The Tax Benefits of Having a Baby

05/01/17 11:55 am | Comments (0) | Posted By:

Having a baby is such a wonderful blessing, but along with the tremendous amount of joy comes a large amount of new expenses. The federal government offers a number of tax breaks to help parents save money on their tax bill.

The Dependent Exemption

For 2016, you can claim a $4,050 exemption by adding your child as a dependent. This will reduce the amount of income which you will be taxed on. This is not a prorated amount, meaning that you qualify for the entire amount no matter what time of the year the child was born. For example, a married couple with one child would qualify for three exemptions, even if that baby was born in December of the year.

There is a phase-out on the dependent exemption that applies once your adjusted gross income exceeds $259,400 for single filers, $285,350 for head of household, $155,650 for married filing separately, and $311,300 for married couples filing jointly in 2016.

The Child Tax Credit

The child tax credit provides a credit of $1,000. A credit is different than a deduction in that it reduces the amount of the tax bill dollar for dollar compared to a deduction that reduces the amount of income you are being taxed on.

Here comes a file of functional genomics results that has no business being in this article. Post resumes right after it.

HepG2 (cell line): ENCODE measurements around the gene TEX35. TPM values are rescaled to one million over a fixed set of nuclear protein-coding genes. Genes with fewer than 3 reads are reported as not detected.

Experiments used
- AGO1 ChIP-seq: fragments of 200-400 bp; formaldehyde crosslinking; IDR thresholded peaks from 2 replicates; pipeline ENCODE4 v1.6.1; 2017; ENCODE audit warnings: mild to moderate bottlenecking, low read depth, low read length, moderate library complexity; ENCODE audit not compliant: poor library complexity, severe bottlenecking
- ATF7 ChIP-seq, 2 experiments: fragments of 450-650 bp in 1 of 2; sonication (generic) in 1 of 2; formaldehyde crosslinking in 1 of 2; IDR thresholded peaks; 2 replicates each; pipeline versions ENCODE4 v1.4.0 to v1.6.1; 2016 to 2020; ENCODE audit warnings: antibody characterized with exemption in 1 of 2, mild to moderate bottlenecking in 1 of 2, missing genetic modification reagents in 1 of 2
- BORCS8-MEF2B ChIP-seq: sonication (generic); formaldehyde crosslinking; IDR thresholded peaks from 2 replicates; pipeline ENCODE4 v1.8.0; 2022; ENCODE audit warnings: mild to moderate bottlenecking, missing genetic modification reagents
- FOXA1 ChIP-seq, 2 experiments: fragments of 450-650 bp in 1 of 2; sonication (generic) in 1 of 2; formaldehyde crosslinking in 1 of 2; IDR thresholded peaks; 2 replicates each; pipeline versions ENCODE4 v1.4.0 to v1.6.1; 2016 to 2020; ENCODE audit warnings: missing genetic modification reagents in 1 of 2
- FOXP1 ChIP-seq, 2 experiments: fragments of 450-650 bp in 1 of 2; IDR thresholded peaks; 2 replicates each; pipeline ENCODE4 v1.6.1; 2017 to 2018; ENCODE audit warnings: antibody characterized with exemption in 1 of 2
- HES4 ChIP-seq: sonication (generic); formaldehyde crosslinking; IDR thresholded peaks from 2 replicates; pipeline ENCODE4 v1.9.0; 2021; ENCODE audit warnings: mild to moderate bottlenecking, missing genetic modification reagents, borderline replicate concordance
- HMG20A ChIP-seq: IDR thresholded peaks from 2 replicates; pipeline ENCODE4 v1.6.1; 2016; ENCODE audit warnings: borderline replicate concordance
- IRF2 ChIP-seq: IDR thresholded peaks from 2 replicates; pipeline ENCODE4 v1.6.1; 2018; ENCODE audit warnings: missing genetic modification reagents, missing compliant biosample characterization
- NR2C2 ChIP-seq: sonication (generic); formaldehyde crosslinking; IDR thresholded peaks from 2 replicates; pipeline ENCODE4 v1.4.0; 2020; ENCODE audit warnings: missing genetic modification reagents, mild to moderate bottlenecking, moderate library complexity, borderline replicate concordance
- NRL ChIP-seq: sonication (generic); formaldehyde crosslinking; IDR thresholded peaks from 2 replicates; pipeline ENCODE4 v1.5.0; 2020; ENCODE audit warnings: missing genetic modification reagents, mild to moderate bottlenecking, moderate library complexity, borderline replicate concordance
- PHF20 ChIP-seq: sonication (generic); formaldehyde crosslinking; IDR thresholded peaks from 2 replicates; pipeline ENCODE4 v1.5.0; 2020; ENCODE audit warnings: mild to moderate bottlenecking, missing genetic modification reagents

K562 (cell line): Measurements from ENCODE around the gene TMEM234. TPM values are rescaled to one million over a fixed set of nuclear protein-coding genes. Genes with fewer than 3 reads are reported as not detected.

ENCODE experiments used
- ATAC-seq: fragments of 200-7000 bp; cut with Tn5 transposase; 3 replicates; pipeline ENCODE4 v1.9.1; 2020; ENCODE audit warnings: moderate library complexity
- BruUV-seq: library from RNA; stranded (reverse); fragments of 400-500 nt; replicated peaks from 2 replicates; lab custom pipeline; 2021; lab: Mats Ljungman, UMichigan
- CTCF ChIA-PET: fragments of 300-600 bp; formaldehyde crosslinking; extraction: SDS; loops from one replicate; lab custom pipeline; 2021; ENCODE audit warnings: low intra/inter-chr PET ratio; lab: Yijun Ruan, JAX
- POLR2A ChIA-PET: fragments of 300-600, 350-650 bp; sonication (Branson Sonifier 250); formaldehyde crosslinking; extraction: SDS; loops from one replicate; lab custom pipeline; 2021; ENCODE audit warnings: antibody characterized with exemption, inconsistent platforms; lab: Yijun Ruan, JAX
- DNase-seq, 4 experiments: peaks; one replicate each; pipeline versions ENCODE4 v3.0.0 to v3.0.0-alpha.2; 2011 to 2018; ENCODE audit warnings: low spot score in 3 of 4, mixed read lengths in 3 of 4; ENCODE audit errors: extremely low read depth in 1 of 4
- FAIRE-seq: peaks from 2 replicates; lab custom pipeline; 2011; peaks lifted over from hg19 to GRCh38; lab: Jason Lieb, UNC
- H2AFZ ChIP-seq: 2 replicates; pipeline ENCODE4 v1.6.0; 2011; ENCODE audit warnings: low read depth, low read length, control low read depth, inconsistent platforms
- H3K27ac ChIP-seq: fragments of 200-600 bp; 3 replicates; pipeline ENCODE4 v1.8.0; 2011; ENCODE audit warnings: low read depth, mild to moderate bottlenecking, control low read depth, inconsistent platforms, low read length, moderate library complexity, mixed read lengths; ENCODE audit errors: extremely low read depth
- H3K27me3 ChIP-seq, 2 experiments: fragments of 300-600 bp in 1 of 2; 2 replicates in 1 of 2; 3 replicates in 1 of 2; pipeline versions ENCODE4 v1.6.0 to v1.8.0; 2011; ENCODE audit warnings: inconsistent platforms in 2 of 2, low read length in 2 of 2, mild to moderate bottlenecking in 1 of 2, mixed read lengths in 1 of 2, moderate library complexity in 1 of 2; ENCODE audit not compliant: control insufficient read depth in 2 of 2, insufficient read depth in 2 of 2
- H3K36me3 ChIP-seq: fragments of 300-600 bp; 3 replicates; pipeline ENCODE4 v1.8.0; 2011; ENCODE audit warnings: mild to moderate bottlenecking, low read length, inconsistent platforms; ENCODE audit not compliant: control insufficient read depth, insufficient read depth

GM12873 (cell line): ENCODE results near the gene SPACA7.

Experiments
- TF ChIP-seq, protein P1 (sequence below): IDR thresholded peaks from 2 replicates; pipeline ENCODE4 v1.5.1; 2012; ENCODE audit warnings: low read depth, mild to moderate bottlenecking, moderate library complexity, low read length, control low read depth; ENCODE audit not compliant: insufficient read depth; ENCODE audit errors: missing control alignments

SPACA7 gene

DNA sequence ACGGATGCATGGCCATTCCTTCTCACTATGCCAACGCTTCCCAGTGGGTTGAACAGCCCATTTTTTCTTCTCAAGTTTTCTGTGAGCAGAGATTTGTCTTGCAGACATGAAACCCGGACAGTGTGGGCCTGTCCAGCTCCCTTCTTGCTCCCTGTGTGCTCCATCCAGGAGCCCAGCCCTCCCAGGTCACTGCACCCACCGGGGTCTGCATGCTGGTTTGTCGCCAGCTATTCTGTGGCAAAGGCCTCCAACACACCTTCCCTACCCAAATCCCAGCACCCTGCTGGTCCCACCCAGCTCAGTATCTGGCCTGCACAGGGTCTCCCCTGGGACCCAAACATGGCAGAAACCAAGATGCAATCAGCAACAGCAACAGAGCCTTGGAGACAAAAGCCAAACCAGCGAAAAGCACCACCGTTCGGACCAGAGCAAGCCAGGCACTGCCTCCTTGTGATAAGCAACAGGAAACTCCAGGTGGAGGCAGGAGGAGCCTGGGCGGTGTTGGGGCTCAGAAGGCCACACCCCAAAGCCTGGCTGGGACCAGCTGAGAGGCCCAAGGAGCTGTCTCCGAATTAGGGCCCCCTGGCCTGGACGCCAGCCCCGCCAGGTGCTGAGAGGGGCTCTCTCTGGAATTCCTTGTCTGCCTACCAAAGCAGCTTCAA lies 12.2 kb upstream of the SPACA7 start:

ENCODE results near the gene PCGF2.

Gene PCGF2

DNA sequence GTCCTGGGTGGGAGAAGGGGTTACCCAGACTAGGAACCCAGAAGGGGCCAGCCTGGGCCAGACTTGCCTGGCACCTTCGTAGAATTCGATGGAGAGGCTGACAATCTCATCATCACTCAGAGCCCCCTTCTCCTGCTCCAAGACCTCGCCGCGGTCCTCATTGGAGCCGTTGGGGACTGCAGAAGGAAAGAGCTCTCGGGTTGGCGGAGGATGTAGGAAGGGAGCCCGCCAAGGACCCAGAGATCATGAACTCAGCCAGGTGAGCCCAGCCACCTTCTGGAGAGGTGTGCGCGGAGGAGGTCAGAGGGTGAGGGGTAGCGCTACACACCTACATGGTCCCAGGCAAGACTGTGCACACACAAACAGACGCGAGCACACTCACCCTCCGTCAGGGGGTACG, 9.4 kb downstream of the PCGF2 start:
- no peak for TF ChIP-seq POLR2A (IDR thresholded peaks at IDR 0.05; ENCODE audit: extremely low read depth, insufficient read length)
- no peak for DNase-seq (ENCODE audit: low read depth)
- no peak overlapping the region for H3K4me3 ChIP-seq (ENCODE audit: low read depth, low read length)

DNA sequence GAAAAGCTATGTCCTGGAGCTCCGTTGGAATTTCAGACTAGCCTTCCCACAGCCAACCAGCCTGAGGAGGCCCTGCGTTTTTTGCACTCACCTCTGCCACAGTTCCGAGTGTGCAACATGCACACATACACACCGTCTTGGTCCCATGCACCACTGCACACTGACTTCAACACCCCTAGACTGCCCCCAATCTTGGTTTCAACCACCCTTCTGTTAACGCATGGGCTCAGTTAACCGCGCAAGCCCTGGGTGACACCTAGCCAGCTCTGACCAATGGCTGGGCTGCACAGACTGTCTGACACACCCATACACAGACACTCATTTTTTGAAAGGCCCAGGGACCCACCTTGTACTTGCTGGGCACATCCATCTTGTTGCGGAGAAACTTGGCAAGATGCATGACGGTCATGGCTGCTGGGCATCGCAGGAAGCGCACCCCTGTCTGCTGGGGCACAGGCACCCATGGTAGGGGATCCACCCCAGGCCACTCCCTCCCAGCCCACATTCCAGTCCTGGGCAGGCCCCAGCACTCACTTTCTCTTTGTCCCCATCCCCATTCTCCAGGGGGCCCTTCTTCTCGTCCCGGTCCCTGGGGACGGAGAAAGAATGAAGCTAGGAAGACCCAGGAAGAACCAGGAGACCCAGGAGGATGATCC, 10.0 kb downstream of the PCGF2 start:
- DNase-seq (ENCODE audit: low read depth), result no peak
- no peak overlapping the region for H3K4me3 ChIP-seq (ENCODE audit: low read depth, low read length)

There is a phase-out for the child tax credit which starts when your income is above $110,000 for married couples filing jointly, $75,000 for single filers and head of household, or $55,000 for married filing separately.

The Child Care Credit

The child care credit provides a credit for the costs you pay for a qualifying individual while you and your spouse, if you are married filing jointly, work or look for work.

The dollar limit on the amount of the expenses you can use to figure the credit is $3,000 for the care of one child under age thirteen or $6,000 for two or more children under age thirteen. The amount of your credit is between 20-35 percent of your allowable expenses. There is not a complete phase-out for this credit, but the credit decreases as the amount of income increases. Families with an adjusted gross income of $43,000 or more will only be able to take 20% of allowable expenses.

 

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